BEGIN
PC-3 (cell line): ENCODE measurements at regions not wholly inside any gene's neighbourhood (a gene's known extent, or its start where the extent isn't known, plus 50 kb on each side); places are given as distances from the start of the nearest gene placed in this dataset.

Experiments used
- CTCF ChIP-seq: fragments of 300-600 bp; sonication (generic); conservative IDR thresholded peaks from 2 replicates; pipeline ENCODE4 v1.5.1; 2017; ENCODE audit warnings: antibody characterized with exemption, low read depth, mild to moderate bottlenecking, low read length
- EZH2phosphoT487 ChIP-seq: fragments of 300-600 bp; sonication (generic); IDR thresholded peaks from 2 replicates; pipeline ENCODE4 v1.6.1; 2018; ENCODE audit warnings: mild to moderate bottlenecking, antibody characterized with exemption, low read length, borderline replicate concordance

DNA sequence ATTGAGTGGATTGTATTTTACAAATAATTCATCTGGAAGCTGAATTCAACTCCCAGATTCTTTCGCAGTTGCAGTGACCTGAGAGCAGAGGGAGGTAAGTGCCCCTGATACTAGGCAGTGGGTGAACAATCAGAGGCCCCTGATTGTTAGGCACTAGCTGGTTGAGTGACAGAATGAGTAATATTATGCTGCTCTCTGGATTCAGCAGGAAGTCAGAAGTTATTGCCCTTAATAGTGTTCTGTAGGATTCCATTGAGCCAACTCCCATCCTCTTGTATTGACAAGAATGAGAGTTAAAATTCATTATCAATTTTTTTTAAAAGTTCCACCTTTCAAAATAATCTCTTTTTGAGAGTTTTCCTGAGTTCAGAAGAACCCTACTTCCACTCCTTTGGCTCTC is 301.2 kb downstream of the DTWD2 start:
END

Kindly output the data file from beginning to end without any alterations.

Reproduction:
PC-3 (cell line): ENCODE measurements at regions not wholly inside any gene's neighbourhood (a gene's known extent, or its start where the extent isn't known, plus 50 kb on each side); places are given as distances from the start of the nearest gene placed in this dataset.

Experiments used
- CTCF ChIP-seq: fragments of 300-600 bp; sonication (generic); conservative IDR thresholded peaks from 2 replicates; pipeline ENCODE4 v1.5.1; 2017; ENCODE audit warnings: antibody characterized with exemption, low read depth, mild to moderate bottlenecking, low read length
- EZH2phosphoT487 ChIP-seq: fragments of 300-600 bp; sonication (generic); IDR thresholded peaks from 2 replicates; pipeline ENCODE4 v1.6.1; 2018; ENCODE audit warnings: mild to moderate bottlenecking, antibody characterized with exemption, low read length, borderline replicate concordance

DNA sequence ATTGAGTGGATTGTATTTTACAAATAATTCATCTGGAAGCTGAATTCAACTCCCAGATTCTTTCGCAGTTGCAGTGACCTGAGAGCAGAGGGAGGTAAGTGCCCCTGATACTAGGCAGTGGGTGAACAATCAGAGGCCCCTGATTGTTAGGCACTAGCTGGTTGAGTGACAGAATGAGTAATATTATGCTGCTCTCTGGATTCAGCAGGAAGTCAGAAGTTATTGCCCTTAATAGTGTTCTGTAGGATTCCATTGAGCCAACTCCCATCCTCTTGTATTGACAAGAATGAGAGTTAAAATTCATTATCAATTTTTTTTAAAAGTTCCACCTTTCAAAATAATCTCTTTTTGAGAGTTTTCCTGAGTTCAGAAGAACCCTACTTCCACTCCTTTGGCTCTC is 301.2 kb downstream of the DTWD2 start: